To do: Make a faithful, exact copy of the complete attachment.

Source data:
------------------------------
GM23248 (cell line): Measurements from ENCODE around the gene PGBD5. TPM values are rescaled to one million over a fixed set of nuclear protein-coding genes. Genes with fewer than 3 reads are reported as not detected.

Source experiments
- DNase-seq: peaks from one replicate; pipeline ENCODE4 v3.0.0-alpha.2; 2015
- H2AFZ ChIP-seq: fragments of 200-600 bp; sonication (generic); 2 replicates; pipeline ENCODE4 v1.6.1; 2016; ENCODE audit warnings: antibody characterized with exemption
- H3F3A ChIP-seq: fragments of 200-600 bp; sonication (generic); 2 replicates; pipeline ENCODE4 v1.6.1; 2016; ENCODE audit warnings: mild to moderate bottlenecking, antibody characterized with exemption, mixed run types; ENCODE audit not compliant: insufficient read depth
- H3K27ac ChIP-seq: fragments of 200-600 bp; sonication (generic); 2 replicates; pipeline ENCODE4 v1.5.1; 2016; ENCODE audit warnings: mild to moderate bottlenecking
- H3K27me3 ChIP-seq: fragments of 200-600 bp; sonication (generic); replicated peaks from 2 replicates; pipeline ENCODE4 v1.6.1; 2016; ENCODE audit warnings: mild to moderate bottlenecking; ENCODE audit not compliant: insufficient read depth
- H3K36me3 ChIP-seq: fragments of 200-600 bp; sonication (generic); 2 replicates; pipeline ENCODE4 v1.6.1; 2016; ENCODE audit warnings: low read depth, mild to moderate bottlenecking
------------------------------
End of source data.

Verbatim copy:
GM23248 (cell line): Measurements from ENCODE around the gene PGBD5. TPM values are rescaled to one million over a fixed set of nuclear protein-coding genes. Genes with fewer than 3 reads are reported as not detected.

Source experiments
- DNase-seq: peaks from one replicate; pipeline ENCODE4 v3.0.0-alpha.2; 2015
- H2AFZ ChIP-seq: fragments of 200-600 bp; sonication (generic); 2 replicates; pipeline ENCODE4 v1.6.1; 2016; ENCODE audit warnings: antibody characterized with exemption
- H3F3A ChIP-seq: fragments of 200-600 bp; sonication (generic); 2 replicates; pipeline ENCODE4 v1.6.1; 2016; ENCODE audit warnings: mild to moderate bottlenecking, antibody characterized with exemption, mixed run types; ENCODE audit not compliant: insufficient read depth
- H3K27ac ChIP-seq: fragments of 200-600 bp; sonication (generic); 2 replicates; pipeline ENCODE4 v1.5.1; 2016; ENCODE audit warnings: mild to moderate bottlenecking
- H3K27me3 ChIP-seq: fragments of 200-600 bp; sonication (generic); replicated peaks from 2 replicates; pipeline ENCODE4 v1.6.1; 2016; ENCODE audit warnings: mild to moderate bottlenecking; ENCODE audit not compliant: insufficient read depth
- H3K36me3 ChIP-seq: fragments of 200-600 bp; sonication (generic); 2 replicates; pipeline ENCODE4 v1.6.1; 2016; ENCODE audit warnings: low read depth, mild to moderate bottlenecking